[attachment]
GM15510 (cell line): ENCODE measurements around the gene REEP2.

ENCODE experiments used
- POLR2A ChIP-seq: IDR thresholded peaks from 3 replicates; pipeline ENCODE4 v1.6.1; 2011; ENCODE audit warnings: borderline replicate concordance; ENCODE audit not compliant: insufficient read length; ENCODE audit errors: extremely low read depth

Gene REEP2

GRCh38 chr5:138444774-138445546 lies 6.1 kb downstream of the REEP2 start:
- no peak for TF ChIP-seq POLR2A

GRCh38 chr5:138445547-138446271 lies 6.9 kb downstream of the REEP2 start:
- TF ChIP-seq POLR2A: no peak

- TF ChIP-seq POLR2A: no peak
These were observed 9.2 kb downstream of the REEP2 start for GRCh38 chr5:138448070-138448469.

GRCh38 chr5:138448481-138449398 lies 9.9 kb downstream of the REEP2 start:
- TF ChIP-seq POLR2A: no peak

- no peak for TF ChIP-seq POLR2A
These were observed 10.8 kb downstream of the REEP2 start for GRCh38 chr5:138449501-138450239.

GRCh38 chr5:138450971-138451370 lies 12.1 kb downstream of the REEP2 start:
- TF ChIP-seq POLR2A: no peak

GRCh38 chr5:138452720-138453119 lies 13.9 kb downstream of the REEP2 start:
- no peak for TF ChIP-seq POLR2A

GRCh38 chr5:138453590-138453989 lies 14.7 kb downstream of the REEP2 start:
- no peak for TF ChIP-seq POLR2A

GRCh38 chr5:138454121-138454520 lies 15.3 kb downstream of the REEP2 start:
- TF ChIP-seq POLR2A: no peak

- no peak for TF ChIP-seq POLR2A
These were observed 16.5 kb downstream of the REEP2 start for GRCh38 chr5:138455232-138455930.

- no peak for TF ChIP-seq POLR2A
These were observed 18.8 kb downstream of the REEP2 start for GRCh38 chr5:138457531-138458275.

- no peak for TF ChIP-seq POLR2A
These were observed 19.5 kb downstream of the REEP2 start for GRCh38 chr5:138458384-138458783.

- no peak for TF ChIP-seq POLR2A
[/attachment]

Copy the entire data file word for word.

GM15510 (cell line): ENCODE measurements around the gene REEP2.

ENCODE experiments used
- POLR2A ChIP-seq: IDR thresholded peaks from 3 replicates; pipeline ENCODE4 v1.6.1; 2011; ENCODE audit warnings: borderline replicate concordance; ENCODE audit not compliant: insufficient read length; ENCODE audit errors: extremely low read depth

Gene REEP2

GRCh38 chr5:138444774-138445546 lies 6.1 kb downstream of the REEP2 start:
- no peak for TF ChIP-seq POLR2A

GRCh38 chr5:138445547-138446271 lies 6.9 kb downstream of the REEP2 start:
- TF ChIP-seq POLR2A: no peak

- TF ChIP-seq POLR2A: no peak
These were observed 9.2 kb downstream of the REEP2 start for GRCh38 chr5:138448070-138448469.

GRCh38 chr5:138448481-138449398 lies 9.9 kb downstream of the REEP2 start:
- TF ChIP-seq POLR2A: no peak

- no peak for TF ChIP-seq POLR2A
These were observed 10.8 kb downstream of the REEP2 start for GRCh38 chr5:138449501-138450239.

GRCh38 chr5:138450971-138451370 lies 12.1 kb downstream of the REEP2 start:
- TF ChIP-seq POLR2A: no peak

GRCh38 chr5:138452720-138453119 lies 13.9 kb downstream of the REEP2 start:
- no peak for TF ChIP-seq POLR2A

GRCh38 chr5:138453590-138453989 lies 14.7 kb downstream of the REEP2 start:
- no peak for TF ChIP-seq POLR2A

GRCh38 chr5:138454121-138454520 lies 15.3 kb downstream of the REEP2 start:
- TF ChIP-seq POLR2A: no peak

- no peak for TF ChIP-seq POLR2A
These were observed 16.5 kb downstream of the REEP2 start for GRCh38 chr5:138455232-138455930.

- no peak for TF ChIP-seq POLR2A
These were observed 18.8 kb downstream of the REEP2 start for GRCh38 chr5:138457531-138458275.

- no peak for TF ChIP-seq POLR2A
These were observed 19.5 kb downstream of the REEP2 start for GRCh38 chr5:138458384-138458783.

- no peak for TF ChIP-seq POLR2A